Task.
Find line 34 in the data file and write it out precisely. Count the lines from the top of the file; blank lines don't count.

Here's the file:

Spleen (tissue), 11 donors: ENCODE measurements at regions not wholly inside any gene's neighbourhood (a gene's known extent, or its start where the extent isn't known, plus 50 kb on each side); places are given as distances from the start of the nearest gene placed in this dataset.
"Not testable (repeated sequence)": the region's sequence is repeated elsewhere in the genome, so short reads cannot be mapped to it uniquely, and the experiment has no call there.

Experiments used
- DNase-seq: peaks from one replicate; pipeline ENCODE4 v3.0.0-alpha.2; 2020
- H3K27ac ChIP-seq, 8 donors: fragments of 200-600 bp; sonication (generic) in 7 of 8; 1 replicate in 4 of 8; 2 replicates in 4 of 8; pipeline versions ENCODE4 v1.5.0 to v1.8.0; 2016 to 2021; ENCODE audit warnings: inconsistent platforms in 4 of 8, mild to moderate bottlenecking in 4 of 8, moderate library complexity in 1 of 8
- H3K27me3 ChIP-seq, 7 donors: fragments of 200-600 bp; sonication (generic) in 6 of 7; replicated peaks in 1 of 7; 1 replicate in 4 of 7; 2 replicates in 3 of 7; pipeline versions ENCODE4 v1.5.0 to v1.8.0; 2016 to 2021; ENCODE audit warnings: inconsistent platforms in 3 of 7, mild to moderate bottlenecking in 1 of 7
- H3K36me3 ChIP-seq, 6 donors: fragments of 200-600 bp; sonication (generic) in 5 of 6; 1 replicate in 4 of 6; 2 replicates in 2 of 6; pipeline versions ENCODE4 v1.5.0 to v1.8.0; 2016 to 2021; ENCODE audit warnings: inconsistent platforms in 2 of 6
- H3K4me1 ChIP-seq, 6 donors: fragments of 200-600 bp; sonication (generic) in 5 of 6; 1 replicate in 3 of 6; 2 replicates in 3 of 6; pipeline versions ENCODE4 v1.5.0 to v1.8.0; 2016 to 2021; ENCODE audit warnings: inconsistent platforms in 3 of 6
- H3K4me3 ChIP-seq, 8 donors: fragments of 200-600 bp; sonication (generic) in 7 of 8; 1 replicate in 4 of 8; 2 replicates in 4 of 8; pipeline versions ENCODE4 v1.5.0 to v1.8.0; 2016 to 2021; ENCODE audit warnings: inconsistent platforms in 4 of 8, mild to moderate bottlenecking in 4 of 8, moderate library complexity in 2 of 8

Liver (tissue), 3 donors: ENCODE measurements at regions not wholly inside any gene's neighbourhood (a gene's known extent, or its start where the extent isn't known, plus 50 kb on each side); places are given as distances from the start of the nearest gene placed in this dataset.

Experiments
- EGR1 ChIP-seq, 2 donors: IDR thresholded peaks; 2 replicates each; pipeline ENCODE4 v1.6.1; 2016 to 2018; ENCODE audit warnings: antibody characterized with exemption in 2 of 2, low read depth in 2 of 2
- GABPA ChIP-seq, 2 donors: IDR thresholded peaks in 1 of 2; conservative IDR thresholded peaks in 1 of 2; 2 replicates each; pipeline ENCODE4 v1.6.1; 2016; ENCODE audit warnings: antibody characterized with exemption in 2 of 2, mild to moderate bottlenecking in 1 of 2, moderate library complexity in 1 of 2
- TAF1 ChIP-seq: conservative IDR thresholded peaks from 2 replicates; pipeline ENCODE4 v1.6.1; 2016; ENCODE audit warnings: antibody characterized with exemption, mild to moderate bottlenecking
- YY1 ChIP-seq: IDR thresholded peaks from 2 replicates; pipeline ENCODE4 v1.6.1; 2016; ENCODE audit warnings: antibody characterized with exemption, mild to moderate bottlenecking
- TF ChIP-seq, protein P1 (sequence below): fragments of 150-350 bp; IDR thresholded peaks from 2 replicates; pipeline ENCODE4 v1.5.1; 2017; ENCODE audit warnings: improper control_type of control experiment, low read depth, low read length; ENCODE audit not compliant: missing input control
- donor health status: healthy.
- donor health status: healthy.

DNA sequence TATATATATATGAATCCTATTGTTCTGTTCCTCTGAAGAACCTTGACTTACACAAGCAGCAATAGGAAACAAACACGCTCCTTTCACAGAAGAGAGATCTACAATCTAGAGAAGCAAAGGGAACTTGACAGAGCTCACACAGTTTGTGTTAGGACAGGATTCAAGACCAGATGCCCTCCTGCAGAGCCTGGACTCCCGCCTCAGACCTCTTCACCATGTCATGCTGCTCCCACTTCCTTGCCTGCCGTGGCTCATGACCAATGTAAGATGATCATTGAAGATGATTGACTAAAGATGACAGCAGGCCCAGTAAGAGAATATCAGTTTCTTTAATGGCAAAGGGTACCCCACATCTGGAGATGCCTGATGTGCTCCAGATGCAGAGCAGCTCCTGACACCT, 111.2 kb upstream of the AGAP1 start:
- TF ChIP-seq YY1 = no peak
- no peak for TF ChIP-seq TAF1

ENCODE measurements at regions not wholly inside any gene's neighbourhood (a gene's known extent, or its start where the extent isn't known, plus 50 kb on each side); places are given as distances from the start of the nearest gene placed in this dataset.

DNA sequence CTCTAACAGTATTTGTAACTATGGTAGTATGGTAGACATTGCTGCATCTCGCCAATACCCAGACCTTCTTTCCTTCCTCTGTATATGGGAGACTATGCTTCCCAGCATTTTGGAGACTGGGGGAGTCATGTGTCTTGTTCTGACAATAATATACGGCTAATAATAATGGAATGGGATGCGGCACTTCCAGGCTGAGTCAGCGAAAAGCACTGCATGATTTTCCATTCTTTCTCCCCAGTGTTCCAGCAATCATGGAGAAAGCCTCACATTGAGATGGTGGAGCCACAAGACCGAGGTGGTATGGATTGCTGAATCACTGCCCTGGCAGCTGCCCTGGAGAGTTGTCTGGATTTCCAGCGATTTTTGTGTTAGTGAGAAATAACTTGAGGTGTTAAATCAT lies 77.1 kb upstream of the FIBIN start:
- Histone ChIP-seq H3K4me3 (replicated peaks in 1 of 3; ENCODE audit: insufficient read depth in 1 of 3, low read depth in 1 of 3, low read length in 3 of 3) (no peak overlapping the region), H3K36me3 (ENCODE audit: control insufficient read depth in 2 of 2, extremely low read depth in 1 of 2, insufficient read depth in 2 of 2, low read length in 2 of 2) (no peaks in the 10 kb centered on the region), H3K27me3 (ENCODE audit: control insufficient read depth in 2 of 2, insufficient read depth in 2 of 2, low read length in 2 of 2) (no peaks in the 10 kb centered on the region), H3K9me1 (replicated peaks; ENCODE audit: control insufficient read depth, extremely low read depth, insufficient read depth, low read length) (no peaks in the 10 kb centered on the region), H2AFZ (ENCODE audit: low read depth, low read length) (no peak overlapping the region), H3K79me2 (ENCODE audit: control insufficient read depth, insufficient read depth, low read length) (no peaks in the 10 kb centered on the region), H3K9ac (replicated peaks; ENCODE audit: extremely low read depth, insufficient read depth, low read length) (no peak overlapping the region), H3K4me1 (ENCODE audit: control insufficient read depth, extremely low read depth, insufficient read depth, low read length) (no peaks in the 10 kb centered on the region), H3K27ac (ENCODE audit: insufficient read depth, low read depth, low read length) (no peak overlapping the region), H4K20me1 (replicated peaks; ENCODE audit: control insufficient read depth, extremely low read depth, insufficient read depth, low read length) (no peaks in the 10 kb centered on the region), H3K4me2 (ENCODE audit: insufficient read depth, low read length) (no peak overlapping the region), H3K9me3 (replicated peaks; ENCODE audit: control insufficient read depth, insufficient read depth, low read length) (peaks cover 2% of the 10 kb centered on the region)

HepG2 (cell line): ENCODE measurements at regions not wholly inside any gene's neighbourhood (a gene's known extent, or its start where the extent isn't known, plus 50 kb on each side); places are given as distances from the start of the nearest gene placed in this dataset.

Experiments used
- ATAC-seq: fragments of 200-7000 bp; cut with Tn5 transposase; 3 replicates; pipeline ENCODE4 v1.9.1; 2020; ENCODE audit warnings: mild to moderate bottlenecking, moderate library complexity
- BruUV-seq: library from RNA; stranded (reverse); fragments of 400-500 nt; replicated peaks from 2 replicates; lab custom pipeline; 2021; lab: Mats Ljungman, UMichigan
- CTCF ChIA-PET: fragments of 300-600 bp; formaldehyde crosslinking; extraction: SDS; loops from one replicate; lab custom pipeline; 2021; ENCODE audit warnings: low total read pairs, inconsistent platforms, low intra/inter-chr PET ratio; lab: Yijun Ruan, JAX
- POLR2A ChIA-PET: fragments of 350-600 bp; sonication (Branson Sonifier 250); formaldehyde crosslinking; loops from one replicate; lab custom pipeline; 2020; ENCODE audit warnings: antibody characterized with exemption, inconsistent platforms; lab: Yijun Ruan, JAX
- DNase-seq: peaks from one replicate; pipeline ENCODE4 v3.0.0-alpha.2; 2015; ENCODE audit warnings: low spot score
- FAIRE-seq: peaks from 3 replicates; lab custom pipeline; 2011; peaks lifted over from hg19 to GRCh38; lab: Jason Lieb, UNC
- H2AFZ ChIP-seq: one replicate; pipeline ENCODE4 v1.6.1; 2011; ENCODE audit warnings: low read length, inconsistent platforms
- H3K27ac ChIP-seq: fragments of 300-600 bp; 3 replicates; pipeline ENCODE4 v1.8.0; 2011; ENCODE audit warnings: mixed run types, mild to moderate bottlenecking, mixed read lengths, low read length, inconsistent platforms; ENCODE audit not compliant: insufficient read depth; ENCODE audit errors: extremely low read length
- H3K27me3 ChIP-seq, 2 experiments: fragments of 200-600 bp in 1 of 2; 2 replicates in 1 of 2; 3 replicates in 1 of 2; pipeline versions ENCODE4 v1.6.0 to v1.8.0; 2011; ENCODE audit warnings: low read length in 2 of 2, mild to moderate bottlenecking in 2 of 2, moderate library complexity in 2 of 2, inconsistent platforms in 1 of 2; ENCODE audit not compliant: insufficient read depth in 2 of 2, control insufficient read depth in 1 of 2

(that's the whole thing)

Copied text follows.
- H3K27ac ChIP-seq: fragments of 300-600 bp; 3 replicates; pipeline ENCODE4 v1.8.0; 2011; ENCODE audit warnings: mixed run types, mild to moderate bottlenecking, mixed read lengths, low read length, inconsistent platforms; ENCODE audit not compliant: insufficient read depth; ENCODE audit errors: extremely low read length